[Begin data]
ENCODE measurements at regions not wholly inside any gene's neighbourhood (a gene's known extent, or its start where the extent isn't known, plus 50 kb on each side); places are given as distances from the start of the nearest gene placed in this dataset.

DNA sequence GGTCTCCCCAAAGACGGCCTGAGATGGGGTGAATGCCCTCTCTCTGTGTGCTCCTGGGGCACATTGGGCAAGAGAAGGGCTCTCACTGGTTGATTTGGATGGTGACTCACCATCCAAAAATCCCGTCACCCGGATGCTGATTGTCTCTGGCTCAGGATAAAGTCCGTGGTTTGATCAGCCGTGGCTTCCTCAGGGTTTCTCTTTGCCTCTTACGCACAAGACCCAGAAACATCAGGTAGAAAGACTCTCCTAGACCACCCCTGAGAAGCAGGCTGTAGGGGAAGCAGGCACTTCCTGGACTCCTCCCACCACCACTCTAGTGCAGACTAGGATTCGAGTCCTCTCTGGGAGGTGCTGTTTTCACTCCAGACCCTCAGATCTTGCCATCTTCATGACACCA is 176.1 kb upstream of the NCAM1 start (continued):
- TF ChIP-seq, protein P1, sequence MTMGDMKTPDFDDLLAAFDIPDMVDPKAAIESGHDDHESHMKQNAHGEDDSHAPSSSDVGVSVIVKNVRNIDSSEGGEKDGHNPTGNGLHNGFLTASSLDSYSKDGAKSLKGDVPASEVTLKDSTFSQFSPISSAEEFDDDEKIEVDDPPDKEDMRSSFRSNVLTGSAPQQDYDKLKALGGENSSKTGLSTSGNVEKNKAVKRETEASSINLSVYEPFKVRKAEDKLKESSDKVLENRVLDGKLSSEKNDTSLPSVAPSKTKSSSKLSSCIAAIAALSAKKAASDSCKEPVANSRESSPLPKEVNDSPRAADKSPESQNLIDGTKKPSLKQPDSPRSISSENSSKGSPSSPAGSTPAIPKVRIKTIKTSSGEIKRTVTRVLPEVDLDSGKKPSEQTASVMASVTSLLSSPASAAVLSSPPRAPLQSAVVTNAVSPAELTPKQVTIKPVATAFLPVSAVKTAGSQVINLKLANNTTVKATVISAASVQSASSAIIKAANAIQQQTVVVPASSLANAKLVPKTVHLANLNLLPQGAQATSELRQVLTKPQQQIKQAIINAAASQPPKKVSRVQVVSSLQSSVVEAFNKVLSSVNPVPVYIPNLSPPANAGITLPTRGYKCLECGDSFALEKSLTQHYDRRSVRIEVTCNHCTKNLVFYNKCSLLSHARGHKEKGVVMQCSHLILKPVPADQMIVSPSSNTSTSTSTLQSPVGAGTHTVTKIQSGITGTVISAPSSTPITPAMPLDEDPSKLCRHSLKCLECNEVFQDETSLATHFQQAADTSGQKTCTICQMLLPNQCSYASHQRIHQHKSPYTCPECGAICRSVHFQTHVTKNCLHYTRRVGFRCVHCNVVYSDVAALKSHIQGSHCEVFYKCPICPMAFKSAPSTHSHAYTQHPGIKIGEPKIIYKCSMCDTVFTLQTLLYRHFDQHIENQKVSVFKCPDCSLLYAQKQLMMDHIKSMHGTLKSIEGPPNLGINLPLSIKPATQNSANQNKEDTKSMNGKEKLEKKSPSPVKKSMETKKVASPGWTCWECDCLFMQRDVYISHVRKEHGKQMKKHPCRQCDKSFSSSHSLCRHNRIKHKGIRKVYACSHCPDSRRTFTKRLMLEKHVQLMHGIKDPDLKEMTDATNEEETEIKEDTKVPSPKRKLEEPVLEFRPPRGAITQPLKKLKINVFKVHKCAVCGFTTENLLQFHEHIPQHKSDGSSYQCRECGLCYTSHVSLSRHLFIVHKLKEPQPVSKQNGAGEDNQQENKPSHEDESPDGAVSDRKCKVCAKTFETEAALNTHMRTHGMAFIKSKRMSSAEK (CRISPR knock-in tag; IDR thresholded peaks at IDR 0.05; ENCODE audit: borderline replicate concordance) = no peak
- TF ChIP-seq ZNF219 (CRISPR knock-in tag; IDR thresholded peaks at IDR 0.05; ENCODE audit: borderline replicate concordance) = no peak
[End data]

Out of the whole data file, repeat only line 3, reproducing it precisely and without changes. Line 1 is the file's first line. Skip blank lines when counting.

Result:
- TF ChIP-seq, protein P1, sequence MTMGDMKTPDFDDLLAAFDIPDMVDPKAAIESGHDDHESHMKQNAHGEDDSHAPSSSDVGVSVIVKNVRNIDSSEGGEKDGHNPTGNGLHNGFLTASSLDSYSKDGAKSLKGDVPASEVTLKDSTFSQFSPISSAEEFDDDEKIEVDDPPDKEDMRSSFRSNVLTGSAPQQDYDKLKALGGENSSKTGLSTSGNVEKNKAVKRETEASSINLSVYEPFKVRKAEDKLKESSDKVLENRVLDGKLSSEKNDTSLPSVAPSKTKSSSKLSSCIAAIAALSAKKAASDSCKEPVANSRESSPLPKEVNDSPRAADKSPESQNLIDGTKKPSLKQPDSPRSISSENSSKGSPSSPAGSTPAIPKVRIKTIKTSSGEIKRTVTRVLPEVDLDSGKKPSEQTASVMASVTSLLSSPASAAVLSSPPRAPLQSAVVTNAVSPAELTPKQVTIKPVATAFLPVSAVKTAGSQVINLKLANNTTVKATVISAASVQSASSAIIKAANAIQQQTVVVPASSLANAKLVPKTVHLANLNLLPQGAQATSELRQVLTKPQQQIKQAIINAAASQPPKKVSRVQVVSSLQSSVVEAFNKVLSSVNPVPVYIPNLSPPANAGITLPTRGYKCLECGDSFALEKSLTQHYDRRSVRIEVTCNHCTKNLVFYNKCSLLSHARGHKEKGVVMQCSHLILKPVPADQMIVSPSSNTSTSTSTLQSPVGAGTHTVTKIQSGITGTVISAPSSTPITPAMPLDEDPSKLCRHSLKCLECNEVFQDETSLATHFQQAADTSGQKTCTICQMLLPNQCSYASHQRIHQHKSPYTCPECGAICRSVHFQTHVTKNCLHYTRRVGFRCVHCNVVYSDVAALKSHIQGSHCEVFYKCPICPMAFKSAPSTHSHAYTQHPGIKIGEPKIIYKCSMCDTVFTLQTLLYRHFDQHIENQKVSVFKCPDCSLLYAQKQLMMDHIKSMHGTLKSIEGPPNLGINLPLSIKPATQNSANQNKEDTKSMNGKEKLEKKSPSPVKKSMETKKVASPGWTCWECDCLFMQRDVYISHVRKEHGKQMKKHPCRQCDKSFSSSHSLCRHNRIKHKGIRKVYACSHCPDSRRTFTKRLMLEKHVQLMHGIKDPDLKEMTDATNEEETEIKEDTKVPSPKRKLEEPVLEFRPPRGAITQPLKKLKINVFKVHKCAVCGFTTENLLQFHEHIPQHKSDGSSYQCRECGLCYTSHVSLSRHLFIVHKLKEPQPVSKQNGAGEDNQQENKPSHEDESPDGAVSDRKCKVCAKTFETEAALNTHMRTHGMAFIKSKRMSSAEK (CRISPR knock-in tag; IDR thresholded peaks at IDR 0.05; ENCODE audit: borderline replicate concordance) = no peak